Collier Schorr’s photographs have for 25 years been resonating with emotional intensity, her studies of female and male sexuality, gender ambiguity and youth a singular force in her field. Unshaved genitals, naked bodies bar a sock or kimono, a look of innocence tinged with knowing resilience; they’re all ingredients in the magic mix Schorr’s work uses to become at once gentle and explosive.
These elements are curated together in Schorr’s new book, 8 Women, and the parallel exhibition at 303 Gallery, both of which feature a carefully collected set of works ranging from the mid-nineties to present. The angle here is both simple and endlessly complex: a reflection of the way Schorr questioned female authorship and desire early in her career, here each subject chosen for the intriguing way their presence suggests power – and a request to be identified as a whole.
Tempe Nakiska: Appropriation has been said to be your original medium, and in some senses this book is a return to the form. How do you view appropriation in a creative context today?
Collier Schorr: For me appropriation has been about re-staking a claim on an image that seems somehow misused or under exposed or misunderstood. The power of it is not limited to simply stealing, but co-opting a picture because it is somehow connected subject wise to something of interest. Even Sherrie Levine took what she loved, loved it more by copying it and then revealed in this new ownership of masterpiece. Appropriation just for texture or the refusal of originality is less interesting to me.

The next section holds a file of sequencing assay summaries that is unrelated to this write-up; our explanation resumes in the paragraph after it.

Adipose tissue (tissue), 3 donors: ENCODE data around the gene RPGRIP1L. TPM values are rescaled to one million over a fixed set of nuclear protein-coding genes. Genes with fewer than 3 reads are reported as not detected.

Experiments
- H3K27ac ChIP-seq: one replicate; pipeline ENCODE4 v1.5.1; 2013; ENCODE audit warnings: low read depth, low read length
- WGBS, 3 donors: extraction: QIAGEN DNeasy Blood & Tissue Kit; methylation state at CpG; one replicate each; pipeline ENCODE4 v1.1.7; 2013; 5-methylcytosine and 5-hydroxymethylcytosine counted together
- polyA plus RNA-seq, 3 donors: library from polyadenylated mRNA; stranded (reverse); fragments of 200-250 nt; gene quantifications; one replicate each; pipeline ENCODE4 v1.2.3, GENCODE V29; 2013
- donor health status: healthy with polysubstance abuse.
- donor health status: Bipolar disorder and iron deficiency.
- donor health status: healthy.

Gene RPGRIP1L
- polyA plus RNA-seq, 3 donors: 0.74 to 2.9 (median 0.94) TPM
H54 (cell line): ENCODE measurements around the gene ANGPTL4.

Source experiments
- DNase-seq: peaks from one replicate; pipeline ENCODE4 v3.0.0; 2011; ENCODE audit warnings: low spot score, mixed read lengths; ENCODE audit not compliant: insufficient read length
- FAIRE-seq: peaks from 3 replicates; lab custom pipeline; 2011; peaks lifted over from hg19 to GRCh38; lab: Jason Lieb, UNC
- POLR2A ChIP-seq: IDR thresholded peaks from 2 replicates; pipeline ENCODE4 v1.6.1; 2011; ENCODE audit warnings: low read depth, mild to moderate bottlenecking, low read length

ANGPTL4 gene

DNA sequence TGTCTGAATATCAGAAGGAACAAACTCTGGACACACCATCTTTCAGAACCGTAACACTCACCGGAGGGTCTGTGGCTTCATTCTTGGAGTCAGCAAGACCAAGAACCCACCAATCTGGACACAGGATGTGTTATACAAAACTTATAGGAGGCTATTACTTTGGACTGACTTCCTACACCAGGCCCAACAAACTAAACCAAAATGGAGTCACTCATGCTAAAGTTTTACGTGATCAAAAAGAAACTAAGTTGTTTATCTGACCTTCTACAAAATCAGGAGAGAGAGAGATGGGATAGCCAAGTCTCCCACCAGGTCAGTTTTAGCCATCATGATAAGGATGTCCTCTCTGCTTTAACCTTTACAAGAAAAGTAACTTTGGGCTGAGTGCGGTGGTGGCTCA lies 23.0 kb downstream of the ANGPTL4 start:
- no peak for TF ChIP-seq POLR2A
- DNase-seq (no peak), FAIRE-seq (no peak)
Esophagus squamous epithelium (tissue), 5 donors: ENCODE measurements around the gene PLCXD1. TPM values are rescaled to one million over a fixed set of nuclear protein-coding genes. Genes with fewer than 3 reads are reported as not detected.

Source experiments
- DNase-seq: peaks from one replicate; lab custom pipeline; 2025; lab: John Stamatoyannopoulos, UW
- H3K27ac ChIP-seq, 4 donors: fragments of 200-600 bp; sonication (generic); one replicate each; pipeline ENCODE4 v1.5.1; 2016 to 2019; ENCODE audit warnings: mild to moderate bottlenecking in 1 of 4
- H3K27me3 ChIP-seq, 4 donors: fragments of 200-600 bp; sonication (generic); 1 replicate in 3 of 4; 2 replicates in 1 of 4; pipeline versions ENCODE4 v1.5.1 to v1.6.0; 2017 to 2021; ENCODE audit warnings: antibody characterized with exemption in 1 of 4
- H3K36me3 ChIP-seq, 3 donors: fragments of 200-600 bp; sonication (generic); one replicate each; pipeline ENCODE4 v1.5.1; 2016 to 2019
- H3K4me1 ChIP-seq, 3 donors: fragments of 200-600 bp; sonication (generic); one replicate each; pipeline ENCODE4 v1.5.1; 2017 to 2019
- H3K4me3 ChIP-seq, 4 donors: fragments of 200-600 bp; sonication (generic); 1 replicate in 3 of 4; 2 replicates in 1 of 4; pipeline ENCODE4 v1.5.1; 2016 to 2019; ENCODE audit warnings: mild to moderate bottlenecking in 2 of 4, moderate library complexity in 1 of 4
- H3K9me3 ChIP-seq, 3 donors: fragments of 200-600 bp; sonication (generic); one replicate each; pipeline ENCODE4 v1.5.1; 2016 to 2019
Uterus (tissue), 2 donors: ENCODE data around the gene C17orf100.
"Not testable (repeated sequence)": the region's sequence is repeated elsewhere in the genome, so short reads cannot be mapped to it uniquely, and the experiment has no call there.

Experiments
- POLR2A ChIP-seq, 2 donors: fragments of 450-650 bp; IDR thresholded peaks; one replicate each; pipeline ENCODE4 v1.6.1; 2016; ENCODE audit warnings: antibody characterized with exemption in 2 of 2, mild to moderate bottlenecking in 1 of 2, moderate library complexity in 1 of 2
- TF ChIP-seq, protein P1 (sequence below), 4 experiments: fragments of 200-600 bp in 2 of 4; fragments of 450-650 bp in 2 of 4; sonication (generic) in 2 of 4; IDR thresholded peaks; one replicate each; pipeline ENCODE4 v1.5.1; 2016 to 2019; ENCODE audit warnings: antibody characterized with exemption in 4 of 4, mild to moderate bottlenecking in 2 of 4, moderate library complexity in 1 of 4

TN: You have always strived to represent women in an empowering light. What made you choose the images you did for 8 Women?
CS: First I went through every picture I had every taken of a woman since I started photography in 1993. It didn’t take that long until I hit early 2000s. I wanted to find moment of individuality and power but not tropes of power. Not beauty as power but pose as power. Gaze as the protagonist. It’s not a typological study. There isn’t some huge range of women in the room, it’s my taste and what I’m drawn to, but what was not important was that images taken from my commercial work would have a sympathetic and cohesive relationship to the portraits I took outside commercial projects. I had a fantasy that they could stand in for large paintings. That they could take that space and take on not the idea of mastery but the idea of master.
‘Photo of Keltie Ferris’, 2007, © Collier Schorr, 2014, courtesy MACK / www.mackbooks.co.uk
TN: How does the idea of the ‘performer’ and performing arts come into play with the book?
CS: Some are not performers but the idea was that models are equally performative as performance artists. That the studio is often theatrical and that rather than portraiture the pictures are often the result of a kind of workshop mentality. We discuss what will be shot how and why. I say what fantasy I am interested in or how close to them or far away from who they present themselves to be. The models have a vested interest in these pictures. They are informed, they have a stake in the picture. The same as a performer.
TN: In the digital age, how is the print medium still relevant – and precious?
CS: People like to collect and people like to touch and people still like to turn a page. Texture is skin.
8 Women is available from MACK
8 Women, the exhibition, runs until 12th April at 303 Gallery, 507 W 24th St, New York, NY 10011